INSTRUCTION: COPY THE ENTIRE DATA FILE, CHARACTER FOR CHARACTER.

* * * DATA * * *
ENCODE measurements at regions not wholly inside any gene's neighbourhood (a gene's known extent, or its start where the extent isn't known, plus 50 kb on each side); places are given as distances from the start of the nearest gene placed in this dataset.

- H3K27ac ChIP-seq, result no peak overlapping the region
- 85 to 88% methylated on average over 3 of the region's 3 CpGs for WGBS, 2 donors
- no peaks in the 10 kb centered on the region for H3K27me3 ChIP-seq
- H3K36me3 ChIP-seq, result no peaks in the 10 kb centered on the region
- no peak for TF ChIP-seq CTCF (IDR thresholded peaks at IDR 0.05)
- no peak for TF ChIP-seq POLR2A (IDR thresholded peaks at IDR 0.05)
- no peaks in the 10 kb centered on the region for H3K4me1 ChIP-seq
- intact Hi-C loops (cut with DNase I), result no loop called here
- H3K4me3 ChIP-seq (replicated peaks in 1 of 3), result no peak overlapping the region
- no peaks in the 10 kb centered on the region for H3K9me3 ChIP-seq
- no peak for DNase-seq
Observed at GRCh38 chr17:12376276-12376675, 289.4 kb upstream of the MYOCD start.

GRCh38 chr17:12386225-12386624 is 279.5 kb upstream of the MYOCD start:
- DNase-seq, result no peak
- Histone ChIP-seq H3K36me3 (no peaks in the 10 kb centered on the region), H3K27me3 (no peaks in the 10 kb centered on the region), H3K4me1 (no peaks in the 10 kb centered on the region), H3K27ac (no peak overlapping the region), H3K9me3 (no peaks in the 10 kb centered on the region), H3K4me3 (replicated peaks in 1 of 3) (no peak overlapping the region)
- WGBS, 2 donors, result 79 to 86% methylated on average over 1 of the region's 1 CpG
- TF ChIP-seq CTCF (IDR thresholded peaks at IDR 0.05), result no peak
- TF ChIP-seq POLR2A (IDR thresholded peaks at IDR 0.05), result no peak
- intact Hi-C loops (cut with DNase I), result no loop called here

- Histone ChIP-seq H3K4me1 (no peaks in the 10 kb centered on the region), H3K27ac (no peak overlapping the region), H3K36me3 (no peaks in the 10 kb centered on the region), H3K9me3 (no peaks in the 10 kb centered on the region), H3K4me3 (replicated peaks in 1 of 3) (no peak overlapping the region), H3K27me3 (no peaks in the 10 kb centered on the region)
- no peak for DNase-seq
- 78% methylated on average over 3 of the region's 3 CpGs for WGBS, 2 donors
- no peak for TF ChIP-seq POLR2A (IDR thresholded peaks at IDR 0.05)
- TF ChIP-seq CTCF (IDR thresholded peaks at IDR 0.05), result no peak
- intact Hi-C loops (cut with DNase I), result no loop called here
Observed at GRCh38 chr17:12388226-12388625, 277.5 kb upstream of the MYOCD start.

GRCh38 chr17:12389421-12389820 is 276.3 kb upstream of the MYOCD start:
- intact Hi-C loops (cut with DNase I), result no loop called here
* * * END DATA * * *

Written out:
ENCODE measurements at regions not wholly inside any gene's neighbourhood (a gene's known extent, or its start where the extent isn't known, plus 50 kb on each side); places are given as distances from the start of the nearest gene placed in this dataset.

- H3K27ac ChIP-seq, result no peak overlapping the region
- 85 to 88% methylated on average over 3 of the region's 3 CpGs for WGBS, 2 donors
- no peaks in the 10 kb centered on the region for H3K27me3 ChIP-seq
- H3K36me3 ChIP-seq, result no peaks in the 10 kb centered on the region
- no peak for TF ChIP-seq CTCF (IDR thresholded peaks at IDR 0.05)
- no peak for TF ChIP-seq POLR2A (IDR thresholded peaks at IDR 0.05)
- no peaks in the 10 kb centered on the region for H3K4me1 ChIP-seq
- intact Hi-C loops (cut with DNase I), result no loop called here
- H3K4me3 ChIP-seq (replicated peaks in 1 of 3), result no peak overlapping the region
- no peaks in the 10 kb centered on the region for H3K9me3 ChIP-seq
- no peak for DNase-seq
Observed at GRCh38 chr17:12376276-12376675, 289.4 kb upstream of the MYOCD start.

GRCh38 chr17:12386225-12386624 is 279.5 kb upstream of the MYOCD start:
- DNase-seq, result no peak
- Histone ChIP-seq H3K36me3 (no peaks in the 10 kb centered on the region), H3K27me3 (no peaks in the 10 kb centered on the region), H3K4me1 (no peaks in the 10 kb centered on the region), H3K27ac (no peak overlapping the region), H3K9me3 (no peaks in the 10 kb centered on the region), H3K4me3 (replicated peaks in 1 of 3) (no peak overlapping the region)
- WGBS, 2 donors, result 79 to 86% methylated on average over 1 of the region's 1 CpG
- TF ChIP-seq CTCF (IDR thresholded peaks at IDR 0.05), result no peak
- TF ChIP-seq POLR2A (IDR thresholded peaks at IDR 0.05), result no peak
- intact Hi-C loops (cut with DNase I), result no loop called here

- Histone ChIP-seq H3K4me1 (no peaks in the 10 kb centered on the region), H3K27ac (no peak overlapping the region), H3K36me3 (no peaks in the 10 kb centered on the region), H3K9me3 (no peaks in the 10 kb centered on the region), H3K4me3 (replicated peaks in 1 of 3) (no peak overlapping the region), H3K27me3 (no peaks in the 10 kb centered on the region)
- no peak for DNase-seq
- 78% methylated on average over 3 of the region's 3 CpGs for WGBS, 2 donors
- no peak for TF ChIP-seq POLR2A (IDR thresholded peaks at IDR 0.05)
- TF ChIP-seq CTCF (IDR thresholded peaks at IDR 0.05), result no peak
- intact Hi-C loops (cut with DNase I), result no loop called here
Observed at GRCh38 chr17:12388226-12388625, 277.5 kb upstream of the MYOCD start.

GRCh38 chr17:12389421-12389820 is 276.3 kb upstream of the MYOCD start:
- intact Hi-C loops (cut with DNase I), result no loop called here